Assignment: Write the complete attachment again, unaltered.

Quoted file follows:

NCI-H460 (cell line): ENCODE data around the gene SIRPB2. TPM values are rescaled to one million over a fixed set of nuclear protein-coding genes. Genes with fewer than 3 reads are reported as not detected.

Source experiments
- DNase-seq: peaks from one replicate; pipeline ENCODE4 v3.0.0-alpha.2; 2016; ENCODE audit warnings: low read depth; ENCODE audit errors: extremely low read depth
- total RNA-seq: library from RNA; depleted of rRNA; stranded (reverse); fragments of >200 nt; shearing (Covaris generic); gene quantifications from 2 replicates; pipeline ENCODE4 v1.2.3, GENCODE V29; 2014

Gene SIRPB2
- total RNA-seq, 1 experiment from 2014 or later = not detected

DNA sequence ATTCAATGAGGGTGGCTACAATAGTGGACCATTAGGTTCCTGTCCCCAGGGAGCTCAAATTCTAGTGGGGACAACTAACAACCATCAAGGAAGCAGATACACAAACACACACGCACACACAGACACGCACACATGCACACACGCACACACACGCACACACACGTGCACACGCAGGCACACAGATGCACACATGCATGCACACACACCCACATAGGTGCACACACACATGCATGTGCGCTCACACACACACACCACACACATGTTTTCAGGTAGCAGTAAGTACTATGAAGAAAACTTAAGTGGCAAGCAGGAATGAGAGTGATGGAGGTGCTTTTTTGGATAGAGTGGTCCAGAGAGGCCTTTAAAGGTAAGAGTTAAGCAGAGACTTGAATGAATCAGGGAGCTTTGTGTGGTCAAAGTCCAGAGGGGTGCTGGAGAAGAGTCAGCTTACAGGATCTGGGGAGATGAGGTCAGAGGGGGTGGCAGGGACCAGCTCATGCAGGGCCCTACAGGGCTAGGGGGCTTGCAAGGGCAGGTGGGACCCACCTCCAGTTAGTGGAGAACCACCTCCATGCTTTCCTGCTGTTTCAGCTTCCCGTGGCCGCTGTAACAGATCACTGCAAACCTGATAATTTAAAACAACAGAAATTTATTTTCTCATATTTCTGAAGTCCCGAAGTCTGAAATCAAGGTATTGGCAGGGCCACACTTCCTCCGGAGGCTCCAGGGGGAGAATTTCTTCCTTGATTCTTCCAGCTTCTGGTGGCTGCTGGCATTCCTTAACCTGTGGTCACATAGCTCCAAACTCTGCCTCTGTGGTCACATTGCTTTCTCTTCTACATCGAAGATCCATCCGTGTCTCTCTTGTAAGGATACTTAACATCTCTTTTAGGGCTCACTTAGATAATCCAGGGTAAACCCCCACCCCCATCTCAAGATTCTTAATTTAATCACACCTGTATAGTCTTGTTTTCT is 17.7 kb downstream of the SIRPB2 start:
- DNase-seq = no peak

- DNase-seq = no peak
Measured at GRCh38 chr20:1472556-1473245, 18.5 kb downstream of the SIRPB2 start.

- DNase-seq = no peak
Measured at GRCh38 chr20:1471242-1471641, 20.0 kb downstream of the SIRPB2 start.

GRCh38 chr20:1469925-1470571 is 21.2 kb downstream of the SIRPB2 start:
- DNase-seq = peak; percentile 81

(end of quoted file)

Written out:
NCI-H460 (cell line): ENCODE data around the gene SIRPB2. TPM values are rescaled to one million over a fixed set of nuclear protein-coding genes. Genes with fewer than 3 reads are reported as not detected.

Source experiments
- DNase-seq: peaks from one replicate; pipeline ENCODE4 v3.0.0-alpha.2; 2016; ENCODE audit warnings: low read depth; ENCODE audit errors: extremely low read depth
- total RNA-seq: library from RNA; depleted of rRNA; stranded (reverse); fragments of >200 nt; shearing (Covaris generic); gene quantifications from 2 replicates; pipeline ENCODE4 v1.2.3, GENCODE V29; 2014

Gene SIRPB2
- total RNA-seq, 1 experiment from 2014 or later = not detected

DNA sequence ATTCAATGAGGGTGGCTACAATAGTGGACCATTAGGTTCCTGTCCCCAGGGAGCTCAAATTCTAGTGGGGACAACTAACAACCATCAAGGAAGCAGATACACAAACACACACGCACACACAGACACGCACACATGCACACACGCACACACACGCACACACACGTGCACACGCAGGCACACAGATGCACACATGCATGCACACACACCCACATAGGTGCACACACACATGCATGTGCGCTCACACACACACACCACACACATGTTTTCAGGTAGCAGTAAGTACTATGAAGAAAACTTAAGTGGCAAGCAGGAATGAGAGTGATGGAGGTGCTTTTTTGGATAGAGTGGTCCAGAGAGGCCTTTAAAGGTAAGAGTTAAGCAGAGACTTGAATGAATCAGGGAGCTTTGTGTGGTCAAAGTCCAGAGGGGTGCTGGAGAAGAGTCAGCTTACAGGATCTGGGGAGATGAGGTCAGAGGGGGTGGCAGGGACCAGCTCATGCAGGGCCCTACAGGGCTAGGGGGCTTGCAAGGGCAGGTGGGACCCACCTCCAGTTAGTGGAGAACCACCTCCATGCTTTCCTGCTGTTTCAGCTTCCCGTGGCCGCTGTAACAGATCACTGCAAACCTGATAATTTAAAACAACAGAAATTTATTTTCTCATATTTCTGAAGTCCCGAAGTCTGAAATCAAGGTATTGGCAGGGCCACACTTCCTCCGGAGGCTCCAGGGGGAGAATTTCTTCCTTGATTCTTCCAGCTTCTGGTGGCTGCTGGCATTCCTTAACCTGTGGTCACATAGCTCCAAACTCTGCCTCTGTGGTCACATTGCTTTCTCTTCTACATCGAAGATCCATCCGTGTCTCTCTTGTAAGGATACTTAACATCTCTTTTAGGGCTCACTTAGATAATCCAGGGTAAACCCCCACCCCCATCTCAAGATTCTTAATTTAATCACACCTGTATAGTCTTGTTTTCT is 17.7 kb downstream of the SIRPB2 start:
- DNase-seq = no peak

- DNase-seq = no peak
Measured at GRCh38 chr20:1472556-1473245, 18.5 kb downstream of the SIRPB2 start.

- DNase-seq = no peak
Measured at GRCh38 chr20:1471242-1471641, 20.0 kb downstream of the SIRPB2 start.

GRCh38 chr20:1469925-1470571 is 21.2 kb downstream of the SIRPB2 start:
- DNase-seq = peak; percentile 81